Posted on April 4, 2012
When the United States Supreme Court reversed the Ninth Circuit’s grant of habeas in the “shaken baby” case of Cavazos v. Smith last October, it looked like the case was over. But that doesn’t mean that the petitioner in that case was necessarily rightly convicted, according to a new report described by the Wrongful Convictions Blog.
The report, by a senior pathologist in the Los Angeles County coroner’s office, now points to multiple problems with the evidence that purported to show that the petitioner, Shirley Smith, killed her 7-week-old grandson.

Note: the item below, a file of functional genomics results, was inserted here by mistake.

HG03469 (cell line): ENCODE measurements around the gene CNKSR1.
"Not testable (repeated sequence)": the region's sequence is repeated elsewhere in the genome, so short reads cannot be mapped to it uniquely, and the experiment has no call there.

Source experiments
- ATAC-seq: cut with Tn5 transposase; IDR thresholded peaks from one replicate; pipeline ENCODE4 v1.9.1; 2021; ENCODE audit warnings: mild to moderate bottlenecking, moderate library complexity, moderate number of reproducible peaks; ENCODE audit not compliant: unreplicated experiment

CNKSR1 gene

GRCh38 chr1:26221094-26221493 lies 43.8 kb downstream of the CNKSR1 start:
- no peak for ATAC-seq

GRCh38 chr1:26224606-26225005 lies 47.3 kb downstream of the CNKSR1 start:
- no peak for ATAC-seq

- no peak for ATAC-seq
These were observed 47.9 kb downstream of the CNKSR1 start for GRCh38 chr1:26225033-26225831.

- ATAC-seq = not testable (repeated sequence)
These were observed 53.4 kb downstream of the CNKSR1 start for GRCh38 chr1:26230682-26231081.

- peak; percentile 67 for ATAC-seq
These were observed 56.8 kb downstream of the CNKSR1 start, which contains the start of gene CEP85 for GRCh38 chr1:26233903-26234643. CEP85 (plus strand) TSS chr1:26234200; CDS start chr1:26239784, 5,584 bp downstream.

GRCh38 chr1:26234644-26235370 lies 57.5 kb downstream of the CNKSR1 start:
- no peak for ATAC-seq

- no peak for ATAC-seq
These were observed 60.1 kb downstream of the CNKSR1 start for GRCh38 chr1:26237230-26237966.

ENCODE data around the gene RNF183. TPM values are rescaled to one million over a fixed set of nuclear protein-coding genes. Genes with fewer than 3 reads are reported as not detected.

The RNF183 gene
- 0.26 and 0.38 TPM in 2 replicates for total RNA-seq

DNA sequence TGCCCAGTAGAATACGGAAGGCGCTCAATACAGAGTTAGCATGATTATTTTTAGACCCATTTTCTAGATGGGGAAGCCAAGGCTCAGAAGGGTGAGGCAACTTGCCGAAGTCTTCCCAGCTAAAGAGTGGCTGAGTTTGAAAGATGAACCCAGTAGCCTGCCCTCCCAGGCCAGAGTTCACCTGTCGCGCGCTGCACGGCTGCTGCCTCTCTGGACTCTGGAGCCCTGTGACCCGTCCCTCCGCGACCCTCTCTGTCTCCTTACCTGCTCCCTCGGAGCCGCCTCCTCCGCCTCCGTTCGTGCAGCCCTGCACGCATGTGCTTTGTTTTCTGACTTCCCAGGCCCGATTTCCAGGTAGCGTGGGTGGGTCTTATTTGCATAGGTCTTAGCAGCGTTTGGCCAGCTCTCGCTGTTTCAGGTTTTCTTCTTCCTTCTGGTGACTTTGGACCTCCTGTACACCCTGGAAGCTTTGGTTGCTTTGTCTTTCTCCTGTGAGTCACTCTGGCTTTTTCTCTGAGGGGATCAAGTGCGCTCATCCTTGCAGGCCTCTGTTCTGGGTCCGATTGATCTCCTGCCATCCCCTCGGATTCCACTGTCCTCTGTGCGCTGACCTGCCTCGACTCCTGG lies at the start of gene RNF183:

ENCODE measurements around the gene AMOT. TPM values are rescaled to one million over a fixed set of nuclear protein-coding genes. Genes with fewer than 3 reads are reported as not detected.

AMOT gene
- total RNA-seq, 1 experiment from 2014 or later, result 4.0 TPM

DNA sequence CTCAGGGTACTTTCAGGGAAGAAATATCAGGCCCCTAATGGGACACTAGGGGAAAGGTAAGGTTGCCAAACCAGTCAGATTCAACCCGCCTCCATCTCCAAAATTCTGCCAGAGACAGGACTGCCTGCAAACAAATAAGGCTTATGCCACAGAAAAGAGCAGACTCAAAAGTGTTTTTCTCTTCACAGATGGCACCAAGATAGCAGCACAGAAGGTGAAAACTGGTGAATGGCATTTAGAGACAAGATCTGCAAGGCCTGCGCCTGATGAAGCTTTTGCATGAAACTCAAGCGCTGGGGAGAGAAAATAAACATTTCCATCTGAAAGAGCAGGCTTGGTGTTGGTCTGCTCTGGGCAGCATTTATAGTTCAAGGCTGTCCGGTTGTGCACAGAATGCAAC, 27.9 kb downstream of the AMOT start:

the newly disclosed report by the pathologist, James Ribe, details eight “diagnostic problems” with the coroner’s 1996 ruling that the child had died from violent shaking or a forceful blow to the head. Ribe’s report notes that there was no evidence of abuse, and that the child’s brain injuries were relatively minor and could have been caused by suffocation from sleeping face down on a couch cushion or even from the birth process.